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Frank White III on Transportation, Development and the Future of KC

For the second in our series of interviews with people we believe are making a transformational impact in our city, we spoke with KC Area Transportation Authority (KCATA) CEO, Frank White III. About 6-months into the role, Frank has rolled up his sleeves and is making significant progress at a local and national level to restore transportation reliability and chart the course for the future of the organization. 

Highline: First of all, you’ve done so much. Why transportation? 

Frank White III: At first, it was just interesting to me. Then about a year in, you start drinking the Kool-Aid. With transportation, most of the time, you’ll see what you do to people. You see the effect of working a properly functioning system that you give people, and you see the work. 

You can start looking at this federal tool that can reshape communities and reshape how you look at access and equity, and after a while, you go, “Okay, this is kind of cool.”

Highline: Do you have to have a higher purpose to do something like this?

FWIII: Most of my work is driven by the fact that but for the randomness of a baseball, I could be in jail or on the streets. I’m an East Side kid, born at General Hospital #2. That was the Negro hospital. That was 1969. I lived on East 29th Street until I was seven. Then all of a sudden, my daddy hit a baseball, and my whole life changed. 

My old man was very kind about it: always give back because we hit the lottery. 

Even when I was on the private side, I was always involved in my community, trying to ask “How do we open these doors, break down these barriers?” My father did a great job of doing that, and it took him to politics. My grandfather was that way too. 

Now that I’m here, there’s a sensitivity to it. I know that I can do something about it, or I could be home complaining about it. Is it easy every day? No. Is it fun every day? No. But it’s satisfying as hell.

According to Frank, KCATA is meeting and exceeding new bus driver hiring goals. One of the first steps to improving service reliability.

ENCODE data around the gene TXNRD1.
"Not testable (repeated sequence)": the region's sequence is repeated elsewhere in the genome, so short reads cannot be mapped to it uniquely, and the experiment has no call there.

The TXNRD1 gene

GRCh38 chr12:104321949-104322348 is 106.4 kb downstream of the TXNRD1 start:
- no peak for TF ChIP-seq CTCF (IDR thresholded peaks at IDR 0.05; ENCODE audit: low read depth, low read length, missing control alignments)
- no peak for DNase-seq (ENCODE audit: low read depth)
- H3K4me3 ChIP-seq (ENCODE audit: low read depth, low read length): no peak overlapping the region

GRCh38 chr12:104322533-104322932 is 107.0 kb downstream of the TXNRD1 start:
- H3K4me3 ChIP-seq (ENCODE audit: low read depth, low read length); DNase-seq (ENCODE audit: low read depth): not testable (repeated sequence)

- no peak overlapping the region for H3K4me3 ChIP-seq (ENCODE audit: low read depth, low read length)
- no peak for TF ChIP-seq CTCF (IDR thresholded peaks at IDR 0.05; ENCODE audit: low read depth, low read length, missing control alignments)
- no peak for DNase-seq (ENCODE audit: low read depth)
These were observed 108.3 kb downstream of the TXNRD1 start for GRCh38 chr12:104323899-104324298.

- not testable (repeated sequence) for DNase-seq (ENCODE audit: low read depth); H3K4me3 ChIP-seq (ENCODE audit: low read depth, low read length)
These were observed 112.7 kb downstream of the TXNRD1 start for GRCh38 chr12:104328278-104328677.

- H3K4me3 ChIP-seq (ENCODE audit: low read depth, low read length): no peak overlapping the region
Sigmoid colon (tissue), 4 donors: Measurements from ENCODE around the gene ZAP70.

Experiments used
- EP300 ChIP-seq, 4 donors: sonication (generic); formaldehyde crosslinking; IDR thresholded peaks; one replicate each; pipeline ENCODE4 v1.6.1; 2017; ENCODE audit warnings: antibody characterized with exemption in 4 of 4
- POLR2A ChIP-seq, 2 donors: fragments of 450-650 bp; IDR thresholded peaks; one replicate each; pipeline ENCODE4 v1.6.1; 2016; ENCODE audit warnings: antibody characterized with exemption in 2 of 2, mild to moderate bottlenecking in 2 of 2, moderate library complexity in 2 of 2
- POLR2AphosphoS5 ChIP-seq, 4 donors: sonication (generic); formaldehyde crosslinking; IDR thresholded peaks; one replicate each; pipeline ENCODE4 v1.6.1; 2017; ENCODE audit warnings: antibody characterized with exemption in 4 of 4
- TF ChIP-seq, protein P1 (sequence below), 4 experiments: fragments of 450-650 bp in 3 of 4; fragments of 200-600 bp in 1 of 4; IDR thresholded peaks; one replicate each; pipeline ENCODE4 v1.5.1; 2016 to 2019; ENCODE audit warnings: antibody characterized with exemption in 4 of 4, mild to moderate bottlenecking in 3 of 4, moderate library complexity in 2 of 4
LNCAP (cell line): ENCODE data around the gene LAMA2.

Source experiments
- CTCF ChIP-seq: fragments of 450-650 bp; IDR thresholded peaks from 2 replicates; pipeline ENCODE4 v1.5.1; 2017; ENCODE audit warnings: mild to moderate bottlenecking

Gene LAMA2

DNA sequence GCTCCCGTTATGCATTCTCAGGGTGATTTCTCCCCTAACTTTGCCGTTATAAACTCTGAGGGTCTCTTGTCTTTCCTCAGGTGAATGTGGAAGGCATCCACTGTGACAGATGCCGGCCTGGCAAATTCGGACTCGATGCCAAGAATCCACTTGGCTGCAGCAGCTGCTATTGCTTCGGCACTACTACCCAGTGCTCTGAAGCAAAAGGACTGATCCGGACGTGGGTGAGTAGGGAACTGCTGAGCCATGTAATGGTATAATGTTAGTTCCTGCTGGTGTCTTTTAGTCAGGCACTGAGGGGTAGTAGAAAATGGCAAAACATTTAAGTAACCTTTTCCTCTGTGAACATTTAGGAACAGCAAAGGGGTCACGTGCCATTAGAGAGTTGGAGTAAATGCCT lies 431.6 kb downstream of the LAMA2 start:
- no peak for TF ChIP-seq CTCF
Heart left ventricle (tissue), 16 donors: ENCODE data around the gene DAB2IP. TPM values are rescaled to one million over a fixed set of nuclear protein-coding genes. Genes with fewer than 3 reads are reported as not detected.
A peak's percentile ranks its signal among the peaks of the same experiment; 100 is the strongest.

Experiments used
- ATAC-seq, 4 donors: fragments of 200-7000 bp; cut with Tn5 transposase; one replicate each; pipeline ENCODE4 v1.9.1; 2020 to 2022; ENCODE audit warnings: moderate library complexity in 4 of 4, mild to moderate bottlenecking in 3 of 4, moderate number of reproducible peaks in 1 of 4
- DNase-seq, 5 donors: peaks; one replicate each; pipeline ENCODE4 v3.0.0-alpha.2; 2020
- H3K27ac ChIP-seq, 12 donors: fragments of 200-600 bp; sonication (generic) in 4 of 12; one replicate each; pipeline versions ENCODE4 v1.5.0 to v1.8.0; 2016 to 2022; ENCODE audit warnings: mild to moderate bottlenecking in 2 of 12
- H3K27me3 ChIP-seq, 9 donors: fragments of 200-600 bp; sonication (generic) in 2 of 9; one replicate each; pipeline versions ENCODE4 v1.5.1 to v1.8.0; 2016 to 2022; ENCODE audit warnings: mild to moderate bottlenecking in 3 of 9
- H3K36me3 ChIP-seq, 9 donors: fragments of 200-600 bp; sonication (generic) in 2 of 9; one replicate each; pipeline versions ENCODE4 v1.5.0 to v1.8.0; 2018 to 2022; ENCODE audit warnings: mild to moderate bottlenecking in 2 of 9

Highline: Five to ten years from now, what’s the headline in the newspaper about the ATA?

FWIII: It will be about leadership being the best we’ve ever had. We’ve had a killer NFL Draft. They’ve got great service. They did rail. They did development, and helped put on an amazing World Cup that made the city look great.

Highline: Let’s talk Transit Oriented Communities (TOC), what is the power of those? Why focus there?

FWIII: I heard TOC in Seattle and D.C. That was coming from the federal side. The biggest thing is because if done right, you can rebuild an entire ecosystem using transit. The East Side, for example, has been hollowed out for 70 years, and by using federal money and the tools we have, you can re-densify a whole section of the city. Right now, half of our city doesn’t work. 

TOC brings safety. It brings people together. It brings creativity, culture, equity, and access. The city was built for this stuff. That’s why I always use the example of the body, if the blood doesn’t flow right, the body doesn’t work right. If transportation doesn’t flow right, your city doesn’t work right. Our city has a blockage right now because it is not a connected system. It’s trying to exclude people. It’s not stitched together right, so we have to fix it so that the city flows right. 


Highline: Is there anything outside of Kansas City that you’re looking to bring or tweak or borrow?

FWIII: Light Rail is one. Infrastructure. We can build sidewalks, roads, and bridges. I want to go more to the innovative side, autonomous vehicles, and technology. There are agencies that are doing that very well at a high level.

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